How serious is the mayor about expanding Fresno’s trail network? Last week, I emailed her at 8 p.m. requesting an interview on the subject. She replied later that night.
“Trails are a big priority for me,” Swearengin says. “You can’t drive on a Saturday afternoon through Fresno and into Clovis and not see the difference.
“Where there are trails built, they are heavily used,” she adds, emphasizing the last two words. “Trails create a higher quality of life for those who have access to them.”
In 2010, Fresno adopted a Bicycle, Pedestrian, and Trails Master Plan that included creating a new trail network out of the city’s canal banks. (The plan is currently being updated.) It was an excellent idea — there are nearly 200 miles of potential trails on the city’s canals — but one that hasn’t gone anywhere for two reasons. One was a concern over liability, and the other had to do with money. Although there are numerous federal and state grants available to construct new trails, Fresno didn’t have any way to maintain them.
Now both hurdles have been cleared or significantly reduced.
Last month, the California Legislative Counsel issued a legal ruling stating that municipalities that build and maintain trails on public land have absolute legal immunity from injuries that occur on those trails. Meaning if someone falls and breaks their leg on a canal bank, neither the city nor irrigation district can be sued.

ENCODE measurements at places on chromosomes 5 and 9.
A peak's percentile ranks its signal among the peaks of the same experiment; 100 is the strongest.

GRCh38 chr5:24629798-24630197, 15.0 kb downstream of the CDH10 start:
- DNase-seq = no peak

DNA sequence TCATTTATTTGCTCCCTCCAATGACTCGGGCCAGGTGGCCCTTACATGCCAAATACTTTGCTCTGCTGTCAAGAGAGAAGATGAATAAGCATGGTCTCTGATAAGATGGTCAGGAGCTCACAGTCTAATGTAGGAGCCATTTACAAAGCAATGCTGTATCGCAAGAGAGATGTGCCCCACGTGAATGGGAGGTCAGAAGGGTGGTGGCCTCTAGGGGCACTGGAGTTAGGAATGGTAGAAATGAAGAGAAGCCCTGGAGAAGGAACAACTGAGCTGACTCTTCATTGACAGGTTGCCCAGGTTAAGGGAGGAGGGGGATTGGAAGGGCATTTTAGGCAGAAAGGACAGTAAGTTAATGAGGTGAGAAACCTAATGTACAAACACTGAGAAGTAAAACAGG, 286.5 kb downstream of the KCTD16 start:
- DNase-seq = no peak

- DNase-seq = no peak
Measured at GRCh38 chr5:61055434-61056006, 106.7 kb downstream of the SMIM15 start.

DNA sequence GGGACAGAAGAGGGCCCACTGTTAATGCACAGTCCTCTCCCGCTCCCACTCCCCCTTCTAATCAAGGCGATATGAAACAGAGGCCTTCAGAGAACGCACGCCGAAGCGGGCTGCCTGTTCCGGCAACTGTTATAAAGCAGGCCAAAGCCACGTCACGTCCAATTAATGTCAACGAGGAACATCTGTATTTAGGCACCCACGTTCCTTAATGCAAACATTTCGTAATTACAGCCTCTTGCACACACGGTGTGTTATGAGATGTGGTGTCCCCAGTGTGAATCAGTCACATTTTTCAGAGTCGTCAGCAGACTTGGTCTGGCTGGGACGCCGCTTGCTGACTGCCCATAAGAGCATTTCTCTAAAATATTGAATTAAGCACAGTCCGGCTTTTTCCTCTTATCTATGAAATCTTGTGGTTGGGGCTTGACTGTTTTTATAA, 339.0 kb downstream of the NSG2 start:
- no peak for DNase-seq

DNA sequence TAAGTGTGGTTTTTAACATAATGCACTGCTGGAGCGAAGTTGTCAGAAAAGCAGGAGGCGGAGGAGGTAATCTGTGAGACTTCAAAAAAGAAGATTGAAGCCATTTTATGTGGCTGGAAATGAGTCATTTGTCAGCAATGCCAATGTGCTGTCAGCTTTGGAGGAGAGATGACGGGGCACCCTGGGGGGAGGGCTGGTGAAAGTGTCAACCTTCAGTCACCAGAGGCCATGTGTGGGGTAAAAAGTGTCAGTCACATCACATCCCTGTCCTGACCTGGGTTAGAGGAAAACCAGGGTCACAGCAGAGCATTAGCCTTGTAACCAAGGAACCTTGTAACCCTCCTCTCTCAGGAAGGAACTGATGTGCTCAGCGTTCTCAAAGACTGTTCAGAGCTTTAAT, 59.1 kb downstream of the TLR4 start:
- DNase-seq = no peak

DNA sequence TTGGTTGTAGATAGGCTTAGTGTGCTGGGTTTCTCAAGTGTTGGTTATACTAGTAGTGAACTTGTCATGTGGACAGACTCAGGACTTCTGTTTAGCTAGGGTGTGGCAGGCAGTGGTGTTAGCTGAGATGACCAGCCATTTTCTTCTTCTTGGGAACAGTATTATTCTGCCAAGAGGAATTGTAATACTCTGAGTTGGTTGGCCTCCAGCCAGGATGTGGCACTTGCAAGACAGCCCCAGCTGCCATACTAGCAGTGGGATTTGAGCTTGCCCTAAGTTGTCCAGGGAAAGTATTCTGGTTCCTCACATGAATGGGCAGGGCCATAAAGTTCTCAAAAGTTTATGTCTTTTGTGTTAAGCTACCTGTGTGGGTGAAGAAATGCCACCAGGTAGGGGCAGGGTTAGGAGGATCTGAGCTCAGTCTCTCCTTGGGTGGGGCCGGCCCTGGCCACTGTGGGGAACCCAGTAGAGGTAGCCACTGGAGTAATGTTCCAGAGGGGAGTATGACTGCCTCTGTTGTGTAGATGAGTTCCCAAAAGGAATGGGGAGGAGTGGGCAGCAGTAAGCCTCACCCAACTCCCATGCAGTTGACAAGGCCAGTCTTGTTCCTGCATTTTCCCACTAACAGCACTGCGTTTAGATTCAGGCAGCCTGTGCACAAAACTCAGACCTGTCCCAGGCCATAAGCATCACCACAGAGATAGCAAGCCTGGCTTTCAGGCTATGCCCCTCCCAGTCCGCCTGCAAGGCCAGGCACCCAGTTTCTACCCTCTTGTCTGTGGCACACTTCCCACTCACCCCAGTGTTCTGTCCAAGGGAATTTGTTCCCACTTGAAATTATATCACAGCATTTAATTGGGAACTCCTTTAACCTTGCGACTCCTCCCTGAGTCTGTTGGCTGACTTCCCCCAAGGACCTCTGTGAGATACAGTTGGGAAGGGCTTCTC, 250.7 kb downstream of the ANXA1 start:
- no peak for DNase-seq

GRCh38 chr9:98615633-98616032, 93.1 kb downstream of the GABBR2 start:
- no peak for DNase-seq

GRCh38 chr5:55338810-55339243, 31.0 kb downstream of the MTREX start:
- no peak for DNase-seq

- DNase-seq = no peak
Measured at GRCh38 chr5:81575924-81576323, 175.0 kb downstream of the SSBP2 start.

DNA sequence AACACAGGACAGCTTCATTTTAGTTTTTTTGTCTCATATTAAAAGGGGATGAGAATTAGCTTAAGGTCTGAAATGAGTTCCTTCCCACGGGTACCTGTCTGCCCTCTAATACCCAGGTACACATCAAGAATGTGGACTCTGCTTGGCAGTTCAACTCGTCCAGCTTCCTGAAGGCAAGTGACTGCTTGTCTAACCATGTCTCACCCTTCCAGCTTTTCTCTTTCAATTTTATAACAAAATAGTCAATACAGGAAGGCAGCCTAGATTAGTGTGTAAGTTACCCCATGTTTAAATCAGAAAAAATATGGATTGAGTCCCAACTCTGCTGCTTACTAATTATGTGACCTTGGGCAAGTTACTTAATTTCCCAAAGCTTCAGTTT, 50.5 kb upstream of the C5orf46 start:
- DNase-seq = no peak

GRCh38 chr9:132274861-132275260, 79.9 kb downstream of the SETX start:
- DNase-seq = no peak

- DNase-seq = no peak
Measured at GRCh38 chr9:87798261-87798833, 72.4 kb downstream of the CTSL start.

In addition, Fresno County’s transportation tax, Measure C, was recently amended so that some of those tax dollars can now be used for upkeep of existing trails with the stipulation that other funds are found to construct new ones.
With $55 million in the kitty, advocates like Keppler are dreaming big.
“Think what this community would be like if we had 200 miles of landscaped linear parks linking areas in Fresno and Clovis,” he said. “It would be a completely different place to live. Trails could become our signature amenity.”
Fresno’s first converted canal bank is expected to be a half-mile segment running along Shields Avenue between Fresno and First streets. Construction could begin by early next year, according to Fresno Public Works Director Scott Mozier. Why was that location picked for the pilot trail? Because the canal in that area is nice and wide, with an existing right of way. Also no houses abut the canal in that area, and Shields is a heavily traveled street.
“You’ve got to start somewhere,” Mozier says.
Swearengin estimates that it will take 20 years to build out Fresno’s trail system, and she has less than two remaining on her term as mayor. Her hope is to get things moving in the right direction before passing the baton to her successor.
“I really want to get the momentum going on this,” she says.
Look, I’m no social engineer or bike nazi. This isn’t my attempt to get anyone to kick their car habit by appealing to some lofty civic ideals. If you feel like driving three blocks for a cherry Slurpee, great. Get me one, too.
Across large swaths of Fresno, there’s no other option except to turn on the ignition. It just doesn’t have to be that way.
“My attitude is if you have to drive everywhere that’s dependence, not independence,” Keppler says. “For true independence you need to have a choice.”
I, for one, am thankful to have that choice. So if you see me coming on a trail, just smile or wave. I’ll smile or wave back.